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Why small delays on climate change can be costly

at 10:23 AM ET, 12/14/2011

Coal-burning heating system in central Beijing. (David Gray - Reuters)
When it comes to tackling climate change, a few years’ delay can make a huge difference. The International Energy Agency, for instance, has argued that global emissions need to peak by around 2017 if the world wants to keep global warming below 2°C. By contrast, the recently concluded U.N. talks at Durban set a goal of reaching a new climate agreement by 2020. That doesn’t sound like a huge difference — what’s a mere three years between friends? — but it actually makes the task much, much harder.

To see why, check out the graph below from David Hone. One way to think about avoiding drastic climate change is that we need to keep the total accumulation of carbon in the atmosphere at below 1 trillion tons in order to have a 50-50 shot at avoiding 2°C. We’re about halfway there right now. Think of it like a bathtub — the longer the faucet runs, and the higher the water level gets, the more quickly you’ll have to turn off the tap to avoid overflow. And with carbon, too much dithering can greatly affect how quickly the world will have to turn off the tap:

The green line shows what would happen if all of the world’s nations agreed to start curbing greenhouse gases tomorrow. In that case, carbon-dioxide emissions would have to decline at about 1.7 percent per year. That’s difficult, but hardly surreal: As Hone notes, this is the same rate of reduction as under the European Union’s cap-and-trade system, which has managed to steadily cut greenhouse-gas pollution. By 2100, we’d come near that one-trillionth ton, but global emissions would be extremely low, and so we’d have a decent shot at avoiding 2°C. The tub would be nearly full, but the faucet would have slowed to a trickle.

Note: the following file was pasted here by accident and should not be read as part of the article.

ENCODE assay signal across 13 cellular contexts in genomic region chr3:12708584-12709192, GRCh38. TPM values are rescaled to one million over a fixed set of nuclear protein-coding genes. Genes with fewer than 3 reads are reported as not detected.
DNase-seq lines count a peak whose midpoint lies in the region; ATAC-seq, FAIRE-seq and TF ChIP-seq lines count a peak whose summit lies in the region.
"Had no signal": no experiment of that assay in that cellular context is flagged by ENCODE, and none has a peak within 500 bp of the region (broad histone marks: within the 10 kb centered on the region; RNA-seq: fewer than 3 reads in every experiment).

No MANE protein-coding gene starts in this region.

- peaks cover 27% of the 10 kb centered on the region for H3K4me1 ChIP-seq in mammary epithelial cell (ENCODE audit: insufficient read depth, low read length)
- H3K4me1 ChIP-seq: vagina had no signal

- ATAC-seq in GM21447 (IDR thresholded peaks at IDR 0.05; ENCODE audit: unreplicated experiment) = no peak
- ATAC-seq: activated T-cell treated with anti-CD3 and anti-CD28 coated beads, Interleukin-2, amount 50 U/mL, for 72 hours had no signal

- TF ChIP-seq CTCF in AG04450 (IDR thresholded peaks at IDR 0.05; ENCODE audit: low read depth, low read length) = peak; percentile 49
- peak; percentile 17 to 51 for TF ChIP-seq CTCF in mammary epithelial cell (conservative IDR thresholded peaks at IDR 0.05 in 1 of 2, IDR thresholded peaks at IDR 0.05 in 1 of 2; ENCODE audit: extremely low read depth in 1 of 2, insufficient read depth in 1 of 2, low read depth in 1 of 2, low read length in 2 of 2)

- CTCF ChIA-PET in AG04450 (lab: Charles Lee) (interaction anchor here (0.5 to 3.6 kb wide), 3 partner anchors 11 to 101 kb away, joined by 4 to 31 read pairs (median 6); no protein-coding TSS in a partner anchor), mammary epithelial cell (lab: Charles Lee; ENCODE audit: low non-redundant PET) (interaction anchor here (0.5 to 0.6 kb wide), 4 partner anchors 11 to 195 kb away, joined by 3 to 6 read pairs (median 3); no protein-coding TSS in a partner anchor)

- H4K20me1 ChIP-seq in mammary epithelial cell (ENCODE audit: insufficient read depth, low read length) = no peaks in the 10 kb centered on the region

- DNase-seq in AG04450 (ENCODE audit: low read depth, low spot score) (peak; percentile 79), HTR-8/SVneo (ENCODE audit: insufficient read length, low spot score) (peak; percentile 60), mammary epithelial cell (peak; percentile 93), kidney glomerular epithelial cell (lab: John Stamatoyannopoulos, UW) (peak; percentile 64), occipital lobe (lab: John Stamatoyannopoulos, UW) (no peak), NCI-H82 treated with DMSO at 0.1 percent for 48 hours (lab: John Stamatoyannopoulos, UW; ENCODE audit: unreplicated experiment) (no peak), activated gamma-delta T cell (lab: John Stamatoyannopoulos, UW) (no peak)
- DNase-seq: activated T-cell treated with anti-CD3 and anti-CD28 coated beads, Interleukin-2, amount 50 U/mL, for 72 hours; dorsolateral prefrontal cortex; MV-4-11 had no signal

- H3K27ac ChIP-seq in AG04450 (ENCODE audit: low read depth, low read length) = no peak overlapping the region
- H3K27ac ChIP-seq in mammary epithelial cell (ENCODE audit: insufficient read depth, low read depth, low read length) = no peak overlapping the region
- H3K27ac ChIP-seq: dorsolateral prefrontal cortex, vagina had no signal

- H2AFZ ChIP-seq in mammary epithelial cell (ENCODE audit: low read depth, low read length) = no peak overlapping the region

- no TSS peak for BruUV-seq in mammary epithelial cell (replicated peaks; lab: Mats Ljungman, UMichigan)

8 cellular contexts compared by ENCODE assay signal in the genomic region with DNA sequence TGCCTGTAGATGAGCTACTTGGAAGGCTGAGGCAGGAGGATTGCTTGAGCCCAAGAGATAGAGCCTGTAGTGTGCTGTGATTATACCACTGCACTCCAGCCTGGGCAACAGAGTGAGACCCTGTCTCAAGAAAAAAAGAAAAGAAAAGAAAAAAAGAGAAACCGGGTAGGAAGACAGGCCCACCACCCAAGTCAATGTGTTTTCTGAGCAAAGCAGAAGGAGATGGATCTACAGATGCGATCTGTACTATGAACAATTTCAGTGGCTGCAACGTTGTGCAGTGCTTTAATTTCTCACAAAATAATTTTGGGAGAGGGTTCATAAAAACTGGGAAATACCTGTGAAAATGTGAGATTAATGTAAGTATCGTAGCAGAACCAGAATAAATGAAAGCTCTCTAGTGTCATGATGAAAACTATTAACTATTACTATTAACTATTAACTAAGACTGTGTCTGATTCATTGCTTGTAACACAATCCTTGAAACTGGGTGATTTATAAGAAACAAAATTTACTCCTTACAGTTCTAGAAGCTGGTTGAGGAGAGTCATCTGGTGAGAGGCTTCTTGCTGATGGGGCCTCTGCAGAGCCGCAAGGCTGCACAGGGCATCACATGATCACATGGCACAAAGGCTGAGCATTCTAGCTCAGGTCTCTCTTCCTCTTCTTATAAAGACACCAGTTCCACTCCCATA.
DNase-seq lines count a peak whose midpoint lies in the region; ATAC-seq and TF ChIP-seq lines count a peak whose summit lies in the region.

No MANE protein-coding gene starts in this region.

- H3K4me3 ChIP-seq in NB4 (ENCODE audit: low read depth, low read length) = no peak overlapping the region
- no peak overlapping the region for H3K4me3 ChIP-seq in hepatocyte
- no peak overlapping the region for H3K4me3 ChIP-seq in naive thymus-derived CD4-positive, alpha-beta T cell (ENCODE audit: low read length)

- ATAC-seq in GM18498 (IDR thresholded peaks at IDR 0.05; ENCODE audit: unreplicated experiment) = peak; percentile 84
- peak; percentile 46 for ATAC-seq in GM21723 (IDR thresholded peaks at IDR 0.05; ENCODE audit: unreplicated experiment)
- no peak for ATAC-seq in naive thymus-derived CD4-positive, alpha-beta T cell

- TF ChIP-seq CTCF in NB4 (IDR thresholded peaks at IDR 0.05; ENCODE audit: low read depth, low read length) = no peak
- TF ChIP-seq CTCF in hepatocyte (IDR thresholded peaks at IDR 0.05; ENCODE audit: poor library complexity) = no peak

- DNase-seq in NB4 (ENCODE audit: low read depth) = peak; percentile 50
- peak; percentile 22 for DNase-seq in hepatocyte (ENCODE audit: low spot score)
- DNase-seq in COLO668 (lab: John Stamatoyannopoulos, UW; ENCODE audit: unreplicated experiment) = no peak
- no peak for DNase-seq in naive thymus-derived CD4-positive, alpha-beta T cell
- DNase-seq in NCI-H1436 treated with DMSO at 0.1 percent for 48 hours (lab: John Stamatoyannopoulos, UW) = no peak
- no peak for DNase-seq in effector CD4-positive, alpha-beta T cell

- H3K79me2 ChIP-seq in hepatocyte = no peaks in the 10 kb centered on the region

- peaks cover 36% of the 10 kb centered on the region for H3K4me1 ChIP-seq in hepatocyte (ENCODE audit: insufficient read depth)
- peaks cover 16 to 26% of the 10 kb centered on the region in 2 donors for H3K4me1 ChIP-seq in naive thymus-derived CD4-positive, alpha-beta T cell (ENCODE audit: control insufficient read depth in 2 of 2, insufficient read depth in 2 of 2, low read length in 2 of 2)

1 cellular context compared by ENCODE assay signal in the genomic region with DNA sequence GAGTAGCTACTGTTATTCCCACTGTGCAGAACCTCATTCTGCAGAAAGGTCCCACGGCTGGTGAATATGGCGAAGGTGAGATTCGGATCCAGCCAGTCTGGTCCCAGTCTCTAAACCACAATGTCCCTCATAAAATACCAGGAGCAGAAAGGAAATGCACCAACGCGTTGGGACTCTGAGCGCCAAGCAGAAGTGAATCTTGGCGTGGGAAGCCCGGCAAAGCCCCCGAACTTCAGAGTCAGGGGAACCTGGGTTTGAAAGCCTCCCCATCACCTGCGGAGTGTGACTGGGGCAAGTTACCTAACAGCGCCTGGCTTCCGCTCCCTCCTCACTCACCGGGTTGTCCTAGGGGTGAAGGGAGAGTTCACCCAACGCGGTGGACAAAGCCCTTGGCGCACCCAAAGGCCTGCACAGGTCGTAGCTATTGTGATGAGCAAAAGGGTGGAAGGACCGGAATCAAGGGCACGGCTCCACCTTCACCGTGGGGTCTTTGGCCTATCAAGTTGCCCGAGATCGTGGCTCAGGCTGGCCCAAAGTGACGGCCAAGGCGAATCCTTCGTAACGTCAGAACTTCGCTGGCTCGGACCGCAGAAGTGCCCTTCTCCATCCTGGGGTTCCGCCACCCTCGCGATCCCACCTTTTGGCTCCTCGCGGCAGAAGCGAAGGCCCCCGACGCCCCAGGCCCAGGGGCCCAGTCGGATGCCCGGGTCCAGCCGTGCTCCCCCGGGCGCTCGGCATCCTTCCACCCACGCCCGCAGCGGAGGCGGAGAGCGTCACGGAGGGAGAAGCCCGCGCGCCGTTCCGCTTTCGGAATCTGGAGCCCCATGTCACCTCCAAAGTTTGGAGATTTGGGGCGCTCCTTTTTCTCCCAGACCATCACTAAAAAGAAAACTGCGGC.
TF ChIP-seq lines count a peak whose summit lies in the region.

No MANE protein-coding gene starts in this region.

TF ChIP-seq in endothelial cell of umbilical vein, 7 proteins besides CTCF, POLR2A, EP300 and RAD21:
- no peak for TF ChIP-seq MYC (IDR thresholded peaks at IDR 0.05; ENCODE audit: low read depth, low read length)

By contrast, the red and blue lines show what would need to happen if a new legal agreement on carbon doesn’t come into effect until 2020. If that new agreement is extremely aggressive and starts cutting immediately, then the world would suddenly have to start cutting emissions at 3 percent per year to avoid 2°C (the red line). If the new post-Durban treaty delayed cutting global emissions until 2030, then we’d need to cut emissions by 4.5 percent per year (the blue line).

And both of those scenarios would prove quite arduous. As Dave Roberts has noted, the Stern Review and other studies have found that “emissions reductions of 3 to 4 percent a year are the maximum compatible with continued economic growth.” (Indeed, the only time we’ve seen truly drastic emissions cuts came after the Soviet Union collapsed — the former communist countries saw their emissions fall some 43 percent between 1990 and 2000, or about 5 percent per year.) Meanwhile, there are scientists like Tyndall’s Kevin Anderson who are even less optimistic than Hone and think that further delay would entail even sharper cuts.

In any case, that’s not an argument that avoiding drastic climate change is possible. There are plenty of smart people thinking through how this task can be done. But as the IEA found, every year of delay makes the task a lot harder and more expensive, especially as the world keeps building coal plants and other energy infrastructure that are expected to operate for decades.

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